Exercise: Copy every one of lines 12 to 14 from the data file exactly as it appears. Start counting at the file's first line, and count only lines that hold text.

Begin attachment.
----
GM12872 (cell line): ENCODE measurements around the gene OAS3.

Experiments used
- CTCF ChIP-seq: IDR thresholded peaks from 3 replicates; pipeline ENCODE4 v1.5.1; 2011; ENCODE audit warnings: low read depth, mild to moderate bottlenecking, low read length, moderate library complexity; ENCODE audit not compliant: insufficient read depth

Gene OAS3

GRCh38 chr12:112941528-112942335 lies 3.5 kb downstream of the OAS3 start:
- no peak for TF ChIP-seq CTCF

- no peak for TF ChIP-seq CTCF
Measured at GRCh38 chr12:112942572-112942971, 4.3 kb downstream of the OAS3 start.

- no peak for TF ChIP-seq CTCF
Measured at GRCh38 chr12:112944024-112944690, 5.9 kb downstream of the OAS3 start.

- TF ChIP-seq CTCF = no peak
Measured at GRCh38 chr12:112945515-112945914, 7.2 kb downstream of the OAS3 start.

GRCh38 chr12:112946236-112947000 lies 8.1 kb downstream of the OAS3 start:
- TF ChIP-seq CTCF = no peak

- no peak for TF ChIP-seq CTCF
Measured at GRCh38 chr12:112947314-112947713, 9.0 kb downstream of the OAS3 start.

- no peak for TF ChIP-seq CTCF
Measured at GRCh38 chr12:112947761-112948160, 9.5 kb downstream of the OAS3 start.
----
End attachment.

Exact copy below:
Measured at GRCh38 chr12:112945515-112945914, 7.2 kb downstream of the OAS3 start.

GRCh38 chr12:112946236-112947000 lies 8.1 kb downstream of the OAS3 start:
- TF ChIP-seq CTCF = no peak